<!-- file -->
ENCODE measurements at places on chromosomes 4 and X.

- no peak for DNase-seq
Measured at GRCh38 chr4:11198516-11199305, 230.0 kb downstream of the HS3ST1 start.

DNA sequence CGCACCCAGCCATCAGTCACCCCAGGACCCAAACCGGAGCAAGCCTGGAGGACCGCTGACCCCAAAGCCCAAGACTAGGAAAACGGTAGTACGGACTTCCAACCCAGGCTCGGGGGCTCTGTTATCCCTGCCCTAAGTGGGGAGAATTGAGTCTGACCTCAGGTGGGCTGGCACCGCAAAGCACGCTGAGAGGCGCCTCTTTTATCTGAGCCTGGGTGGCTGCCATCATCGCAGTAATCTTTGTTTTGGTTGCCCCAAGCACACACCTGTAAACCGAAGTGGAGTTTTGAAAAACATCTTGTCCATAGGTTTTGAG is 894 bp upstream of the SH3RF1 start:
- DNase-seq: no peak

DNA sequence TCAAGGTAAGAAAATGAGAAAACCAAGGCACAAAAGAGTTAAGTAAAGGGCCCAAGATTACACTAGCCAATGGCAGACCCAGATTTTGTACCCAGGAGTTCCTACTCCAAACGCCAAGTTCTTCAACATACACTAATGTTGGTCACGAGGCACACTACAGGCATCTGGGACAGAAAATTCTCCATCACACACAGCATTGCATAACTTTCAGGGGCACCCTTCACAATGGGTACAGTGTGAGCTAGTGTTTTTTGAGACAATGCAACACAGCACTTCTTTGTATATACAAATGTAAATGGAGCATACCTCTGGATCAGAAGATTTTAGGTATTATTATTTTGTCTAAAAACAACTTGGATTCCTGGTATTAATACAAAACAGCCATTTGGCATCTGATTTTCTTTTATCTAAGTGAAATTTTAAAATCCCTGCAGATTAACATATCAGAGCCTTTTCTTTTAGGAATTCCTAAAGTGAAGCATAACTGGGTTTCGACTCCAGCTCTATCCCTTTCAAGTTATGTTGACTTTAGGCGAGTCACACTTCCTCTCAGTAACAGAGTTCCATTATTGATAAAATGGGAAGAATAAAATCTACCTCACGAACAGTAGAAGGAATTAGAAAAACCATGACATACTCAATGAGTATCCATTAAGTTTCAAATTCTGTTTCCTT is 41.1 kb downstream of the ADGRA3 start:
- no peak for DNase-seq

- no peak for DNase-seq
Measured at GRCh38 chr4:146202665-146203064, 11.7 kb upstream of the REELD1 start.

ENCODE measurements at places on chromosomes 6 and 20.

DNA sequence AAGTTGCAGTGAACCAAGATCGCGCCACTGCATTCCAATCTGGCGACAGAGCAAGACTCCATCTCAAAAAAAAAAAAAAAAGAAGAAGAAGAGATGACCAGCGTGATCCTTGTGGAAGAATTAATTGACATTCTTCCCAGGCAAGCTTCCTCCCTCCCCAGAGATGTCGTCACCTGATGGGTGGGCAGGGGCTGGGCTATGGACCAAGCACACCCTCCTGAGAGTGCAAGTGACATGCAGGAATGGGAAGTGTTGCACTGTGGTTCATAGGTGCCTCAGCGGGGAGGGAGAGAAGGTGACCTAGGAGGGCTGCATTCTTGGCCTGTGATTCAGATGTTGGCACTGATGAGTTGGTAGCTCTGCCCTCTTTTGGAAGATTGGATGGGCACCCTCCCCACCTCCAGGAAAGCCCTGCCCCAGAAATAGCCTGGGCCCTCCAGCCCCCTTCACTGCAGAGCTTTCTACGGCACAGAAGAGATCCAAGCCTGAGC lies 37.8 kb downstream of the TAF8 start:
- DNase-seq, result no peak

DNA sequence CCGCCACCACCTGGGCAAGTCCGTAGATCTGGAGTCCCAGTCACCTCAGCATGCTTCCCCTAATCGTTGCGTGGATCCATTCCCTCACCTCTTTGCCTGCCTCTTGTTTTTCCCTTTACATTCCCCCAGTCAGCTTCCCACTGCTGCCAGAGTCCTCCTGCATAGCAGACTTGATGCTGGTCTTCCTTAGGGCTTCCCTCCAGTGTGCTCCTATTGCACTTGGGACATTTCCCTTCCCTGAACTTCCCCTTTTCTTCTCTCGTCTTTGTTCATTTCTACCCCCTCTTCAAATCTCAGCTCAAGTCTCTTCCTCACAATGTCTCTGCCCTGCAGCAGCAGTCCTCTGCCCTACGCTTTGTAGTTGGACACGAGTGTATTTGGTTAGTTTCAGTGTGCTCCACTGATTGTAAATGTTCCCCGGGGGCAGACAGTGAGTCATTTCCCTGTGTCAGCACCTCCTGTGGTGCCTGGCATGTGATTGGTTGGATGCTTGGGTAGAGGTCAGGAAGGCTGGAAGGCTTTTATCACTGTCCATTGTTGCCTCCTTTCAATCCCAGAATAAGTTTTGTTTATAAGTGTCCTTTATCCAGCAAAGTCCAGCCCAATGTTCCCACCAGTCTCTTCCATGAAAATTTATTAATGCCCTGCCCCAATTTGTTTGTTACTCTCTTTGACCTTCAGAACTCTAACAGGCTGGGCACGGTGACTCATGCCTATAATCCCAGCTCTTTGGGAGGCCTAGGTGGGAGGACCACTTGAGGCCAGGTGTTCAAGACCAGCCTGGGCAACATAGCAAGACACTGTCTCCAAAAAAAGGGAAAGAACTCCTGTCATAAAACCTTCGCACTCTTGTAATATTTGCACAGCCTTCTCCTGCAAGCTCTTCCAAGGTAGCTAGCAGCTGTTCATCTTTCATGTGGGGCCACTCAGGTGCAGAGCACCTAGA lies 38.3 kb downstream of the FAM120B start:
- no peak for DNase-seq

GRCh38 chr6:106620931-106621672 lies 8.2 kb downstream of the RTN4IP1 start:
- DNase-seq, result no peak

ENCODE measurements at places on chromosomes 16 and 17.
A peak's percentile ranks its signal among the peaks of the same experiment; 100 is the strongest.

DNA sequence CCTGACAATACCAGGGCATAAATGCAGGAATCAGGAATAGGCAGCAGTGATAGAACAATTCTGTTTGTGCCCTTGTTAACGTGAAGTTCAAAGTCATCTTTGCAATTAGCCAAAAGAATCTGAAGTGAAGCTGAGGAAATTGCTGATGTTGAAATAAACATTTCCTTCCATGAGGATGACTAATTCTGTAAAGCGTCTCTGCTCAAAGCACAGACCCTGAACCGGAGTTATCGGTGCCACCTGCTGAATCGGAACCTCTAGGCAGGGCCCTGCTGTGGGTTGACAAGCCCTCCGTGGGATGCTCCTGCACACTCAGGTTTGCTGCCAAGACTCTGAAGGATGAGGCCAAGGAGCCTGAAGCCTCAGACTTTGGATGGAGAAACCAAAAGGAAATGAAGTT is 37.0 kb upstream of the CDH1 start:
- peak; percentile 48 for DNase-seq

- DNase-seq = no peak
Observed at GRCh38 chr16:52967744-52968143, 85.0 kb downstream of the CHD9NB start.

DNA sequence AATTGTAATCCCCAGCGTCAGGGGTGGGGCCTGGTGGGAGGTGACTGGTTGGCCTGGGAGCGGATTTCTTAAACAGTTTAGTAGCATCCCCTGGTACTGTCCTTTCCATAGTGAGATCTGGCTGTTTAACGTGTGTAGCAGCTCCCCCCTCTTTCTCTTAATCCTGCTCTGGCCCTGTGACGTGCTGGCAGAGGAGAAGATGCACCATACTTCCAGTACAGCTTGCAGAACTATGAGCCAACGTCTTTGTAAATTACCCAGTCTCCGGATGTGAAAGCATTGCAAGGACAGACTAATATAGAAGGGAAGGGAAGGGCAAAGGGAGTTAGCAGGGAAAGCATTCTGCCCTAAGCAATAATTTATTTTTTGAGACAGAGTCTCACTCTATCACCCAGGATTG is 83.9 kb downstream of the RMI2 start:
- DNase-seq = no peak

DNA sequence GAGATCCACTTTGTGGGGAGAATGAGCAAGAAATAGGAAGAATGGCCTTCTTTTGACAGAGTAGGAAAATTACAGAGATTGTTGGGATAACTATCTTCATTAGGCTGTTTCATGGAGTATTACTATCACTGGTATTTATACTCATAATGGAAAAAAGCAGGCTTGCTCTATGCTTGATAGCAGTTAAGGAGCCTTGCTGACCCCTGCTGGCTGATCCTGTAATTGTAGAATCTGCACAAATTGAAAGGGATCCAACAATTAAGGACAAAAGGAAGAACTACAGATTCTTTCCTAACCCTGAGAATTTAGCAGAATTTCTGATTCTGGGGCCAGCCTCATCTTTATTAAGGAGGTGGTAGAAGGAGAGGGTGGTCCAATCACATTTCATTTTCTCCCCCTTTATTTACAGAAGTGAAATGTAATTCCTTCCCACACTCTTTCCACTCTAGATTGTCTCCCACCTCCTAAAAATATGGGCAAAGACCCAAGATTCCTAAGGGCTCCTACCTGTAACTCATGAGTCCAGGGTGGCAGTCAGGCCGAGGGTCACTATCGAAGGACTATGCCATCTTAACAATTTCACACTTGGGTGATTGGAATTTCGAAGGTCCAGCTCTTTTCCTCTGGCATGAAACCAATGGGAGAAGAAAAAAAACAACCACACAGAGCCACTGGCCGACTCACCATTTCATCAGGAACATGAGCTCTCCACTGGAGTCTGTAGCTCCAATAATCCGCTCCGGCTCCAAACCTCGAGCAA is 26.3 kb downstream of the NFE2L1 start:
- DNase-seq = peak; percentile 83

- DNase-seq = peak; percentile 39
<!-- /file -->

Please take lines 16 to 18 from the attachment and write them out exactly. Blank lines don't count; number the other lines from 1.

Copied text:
- DNase-seq, result no peak

ENCODE measurements at places on chromosomes 16 and 17.
A peak's percentile ranks its signal among the peaks of the same experiment; 100 is the strongest.